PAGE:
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Matthew Freeman is a Brooklyn based playwright with a BFA from Emerson College. His plays include THE DEATH OF KING ARTHUR, REASONS FOR MOVING, THE GREAT ESCAPE, THE AMERICANS, THE WHITE SWALLOW, AN INTERVIEW WITH THE AUTHOR, THE MOST WONDERFUL LOVE, WHEN IS A CLOCK, GLEE CLUB, THAT OLD SOFT SHOE and BRANDYWINE DISTILLERY FIRE. He served as Assistant Producer and Senior Writer for the live webcast from Times Square on New Year's Eve 2010-2012. As a freelance writer, he has contributed to Gamespy, Premiere, Complex Magazine, Maxim Online, and MTV Magazine. His plays have been published by Playscripts, Inc., New York Theatre Experience, and Samuel French.

Monday, January 14, 2008

MFA?

Quite a discussion going on at Theatre Ideas about MFA programs. I recommend it.

EDIT: My opinion? I've debated the merits of applying to an MFA program. Obviously, there are some intangible career benefits to an MFA. Take a look, for example, at this recent post. I made light of it, but the fact is...an MFA seems to make agents and theater's take a person's work more seriously or even crack it open.

On the other hand, an MFA is a costly several years of one's life. I don't personally, no matter the career benefits, like the idea of spending a tremendous amount of money and time for connections and to prove that I'm dedicated to, I don't know, a literary manager. I've seen work coming out of MFA programs and work by people who've never had formal playwriting "training." It's rarely apparent to me that the MFA has made someone a better writer.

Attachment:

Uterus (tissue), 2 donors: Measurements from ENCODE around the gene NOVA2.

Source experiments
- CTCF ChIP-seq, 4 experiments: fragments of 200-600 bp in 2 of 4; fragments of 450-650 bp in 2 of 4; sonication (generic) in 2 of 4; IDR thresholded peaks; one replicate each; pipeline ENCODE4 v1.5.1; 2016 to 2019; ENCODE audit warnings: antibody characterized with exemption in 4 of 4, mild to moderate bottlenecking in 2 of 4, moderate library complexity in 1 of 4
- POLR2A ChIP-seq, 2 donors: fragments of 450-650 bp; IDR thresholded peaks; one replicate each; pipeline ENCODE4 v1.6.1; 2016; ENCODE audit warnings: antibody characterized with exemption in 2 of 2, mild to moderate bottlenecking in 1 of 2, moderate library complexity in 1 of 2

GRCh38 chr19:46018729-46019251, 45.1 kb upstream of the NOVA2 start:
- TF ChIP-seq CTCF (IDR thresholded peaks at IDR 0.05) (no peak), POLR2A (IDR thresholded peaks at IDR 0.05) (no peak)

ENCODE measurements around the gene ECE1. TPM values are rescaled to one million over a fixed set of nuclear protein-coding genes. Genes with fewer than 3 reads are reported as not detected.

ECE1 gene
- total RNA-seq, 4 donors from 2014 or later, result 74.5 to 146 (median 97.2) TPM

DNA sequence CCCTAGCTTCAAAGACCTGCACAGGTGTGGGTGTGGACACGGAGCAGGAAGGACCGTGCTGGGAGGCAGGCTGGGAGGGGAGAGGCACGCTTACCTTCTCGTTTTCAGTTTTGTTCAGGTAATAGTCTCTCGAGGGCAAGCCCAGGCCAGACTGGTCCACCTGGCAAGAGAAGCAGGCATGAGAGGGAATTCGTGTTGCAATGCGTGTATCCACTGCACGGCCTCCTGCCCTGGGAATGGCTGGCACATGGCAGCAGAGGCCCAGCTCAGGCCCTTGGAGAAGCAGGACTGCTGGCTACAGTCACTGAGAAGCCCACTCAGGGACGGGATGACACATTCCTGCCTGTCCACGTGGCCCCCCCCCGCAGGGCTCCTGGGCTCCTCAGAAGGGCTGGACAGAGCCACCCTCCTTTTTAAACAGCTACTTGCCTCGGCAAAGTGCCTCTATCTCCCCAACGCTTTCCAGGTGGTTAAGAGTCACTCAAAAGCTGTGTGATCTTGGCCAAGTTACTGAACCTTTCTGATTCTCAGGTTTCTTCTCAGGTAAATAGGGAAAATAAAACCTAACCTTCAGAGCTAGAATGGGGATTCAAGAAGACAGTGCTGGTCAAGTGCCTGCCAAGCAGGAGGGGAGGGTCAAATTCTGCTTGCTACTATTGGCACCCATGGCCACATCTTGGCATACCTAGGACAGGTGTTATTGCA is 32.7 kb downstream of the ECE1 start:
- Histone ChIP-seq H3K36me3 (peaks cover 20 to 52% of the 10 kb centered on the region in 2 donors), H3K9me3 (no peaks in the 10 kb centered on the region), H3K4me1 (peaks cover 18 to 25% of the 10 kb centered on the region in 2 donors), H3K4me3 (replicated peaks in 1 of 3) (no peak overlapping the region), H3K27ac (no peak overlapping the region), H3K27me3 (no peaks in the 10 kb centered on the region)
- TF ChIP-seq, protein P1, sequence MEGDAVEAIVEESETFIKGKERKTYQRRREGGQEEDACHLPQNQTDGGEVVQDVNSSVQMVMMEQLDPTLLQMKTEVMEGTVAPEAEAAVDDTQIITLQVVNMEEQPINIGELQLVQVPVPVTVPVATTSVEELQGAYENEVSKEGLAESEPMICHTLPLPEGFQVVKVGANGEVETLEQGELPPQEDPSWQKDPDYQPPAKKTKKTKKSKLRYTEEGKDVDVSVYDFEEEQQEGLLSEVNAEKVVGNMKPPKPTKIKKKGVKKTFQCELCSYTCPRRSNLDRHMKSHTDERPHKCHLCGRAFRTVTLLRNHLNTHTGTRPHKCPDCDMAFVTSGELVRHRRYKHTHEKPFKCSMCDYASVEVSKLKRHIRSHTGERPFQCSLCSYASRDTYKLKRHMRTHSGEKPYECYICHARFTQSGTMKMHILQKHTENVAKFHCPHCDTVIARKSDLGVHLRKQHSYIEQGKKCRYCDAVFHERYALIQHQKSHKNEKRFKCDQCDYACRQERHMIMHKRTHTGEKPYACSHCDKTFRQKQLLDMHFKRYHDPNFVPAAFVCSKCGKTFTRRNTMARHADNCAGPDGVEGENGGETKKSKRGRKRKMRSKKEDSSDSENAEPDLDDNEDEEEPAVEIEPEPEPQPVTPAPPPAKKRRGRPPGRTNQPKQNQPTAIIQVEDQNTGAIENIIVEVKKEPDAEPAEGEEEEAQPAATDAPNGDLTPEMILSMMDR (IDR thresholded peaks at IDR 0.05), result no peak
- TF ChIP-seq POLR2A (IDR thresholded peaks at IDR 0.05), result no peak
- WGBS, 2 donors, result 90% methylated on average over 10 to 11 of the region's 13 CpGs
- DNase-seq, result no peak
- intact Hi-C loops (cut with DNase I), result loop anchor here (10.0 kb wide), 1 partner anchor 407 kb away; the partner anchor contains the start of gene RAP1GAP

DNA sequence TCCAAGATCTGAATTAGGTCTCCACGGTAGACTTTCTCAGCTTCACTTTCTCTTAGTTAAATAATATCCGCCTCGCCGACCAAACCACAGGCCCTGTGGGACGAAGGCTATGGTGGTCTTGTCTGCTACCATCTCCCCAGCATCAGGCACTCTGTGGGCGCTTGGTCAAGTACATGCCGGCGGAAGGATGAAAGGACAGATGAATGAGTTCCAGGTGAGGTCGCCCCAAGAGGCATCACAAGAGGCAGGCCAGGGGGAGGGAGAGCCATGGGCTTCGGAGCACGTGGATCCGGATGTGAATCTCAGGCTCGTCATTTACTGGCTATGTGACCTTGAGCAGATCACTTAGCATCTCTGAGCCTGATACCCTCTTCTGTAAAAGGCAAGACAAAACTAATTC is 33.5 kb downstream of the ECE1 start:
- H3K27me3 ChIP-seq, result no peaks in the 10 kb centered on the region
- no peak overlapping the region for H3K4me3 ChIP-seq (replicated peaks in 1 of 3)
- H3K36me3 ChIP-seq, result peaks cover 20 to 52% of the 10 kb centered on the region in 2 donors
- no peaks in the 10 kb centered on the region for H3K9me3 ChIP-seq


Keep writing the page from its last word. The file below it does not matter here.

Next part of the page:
Would that we lived in a meritocracy!

That is not to say playwrights with MFAs are not talented or haven't made the right decision. I see a strong argument for an MFA. I reserve the right to suddenly change my mind. But, as of right now, it seems like the main argument for an MFA is about commerce, not art.

1 comment:

Zack said...

As an actor, I've found that people who have received MFA's for tend to cast people with MFA's far more than people with BFA's.

I think however you get there is how you get there. MFA, BFA, No FA . . . I agree a lot of it has to do with commerce. But in the end, as John Clancy says, "It's a about flight time". Logging in the hours. You learn how to write plays by having them produced. You learn how do act, by doing it on a stage and falling on your face when you make a mistake. Well, you get the point.